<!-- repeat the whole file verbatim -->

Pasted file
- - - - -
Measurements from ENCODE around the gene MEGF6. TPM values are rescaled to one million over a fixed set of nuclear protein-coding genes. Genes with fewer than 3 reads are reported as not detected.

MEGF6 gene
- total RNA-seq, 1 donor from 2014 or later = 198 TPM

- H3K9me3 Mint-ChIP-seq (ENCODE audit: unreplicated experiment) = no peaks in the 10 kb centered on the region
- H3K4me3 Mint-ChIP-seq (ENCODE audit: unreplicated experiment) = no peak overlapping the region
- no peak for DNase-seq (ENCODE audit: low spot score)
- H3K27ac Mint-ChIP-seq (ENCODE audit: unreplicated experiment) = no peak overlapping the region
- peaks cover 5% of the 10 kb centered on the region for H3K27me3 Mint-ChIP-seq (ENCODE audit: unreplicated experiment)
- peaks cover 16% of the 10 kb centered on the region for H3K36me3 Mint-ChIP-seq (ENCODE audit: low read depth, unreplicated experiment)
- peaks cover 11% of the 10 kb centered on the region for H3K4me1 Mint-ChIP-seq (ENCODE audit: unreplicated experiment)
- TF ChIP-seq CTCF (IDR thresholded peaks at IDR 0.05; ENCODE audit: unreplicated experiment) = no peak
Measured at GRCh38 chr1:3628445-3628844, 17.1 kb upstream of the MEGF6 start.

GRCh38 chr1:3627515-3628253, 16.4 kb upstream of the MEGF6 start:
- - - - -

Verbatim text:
Measurements from ENCODE around the gene MEGF6. TPM values are rescaled to one million over a fixed set of nuclear protein-coding genes. Genes with fewer than 3 reads are reported as not detected.

MEGF6 gene
- total RNA-seq, 1 donor from 2014 or later = 198 TPM

- H3K9me3 Mint-ChIP-seq (ENCODE audit: unreplicated experiment) = no peaks in the 10 kb centered on the region
- H3K4me3 Mint-ChIP-seq (ENCODE audit: unreplicated experiment) = no peak overlapping the region
- no peak for DNase-seq (ENCODE audit: low spot score)
- H3K27ac Mint-ChIP-seq (ENCODE audit: unreplicated experiment) = no peak overlapping the region
- peaks cover 5% of the 10 kb centered on the region for H3K27me3 Mint-ChIP-seq (ENCODE audit: unreplicated experiment)
- peaks cover 16% of the 10 kb centered on the region for H3K36me3 Mint-ChIP-seq (ENCODE audit: low read depth, unreplicated experiment)
- peaks cover 11% of the 10 kb centered on the region for H3K4me1 Mint-ChIP-seq (ENCODE audit: unreplicated experiment)
- TF ChIP-seq CTCF (IDR thresholded peaks at IDR 0.05; ENCODE audit: unreplicated experiment) = no peak
Measured at GRCh38 chr1:3628445-3628844, 17.1 kb upstream of the MEGF6 start.

GRCh38 chr1:3627515-3628253, 16.4 kb upstream of the MEGF6 start: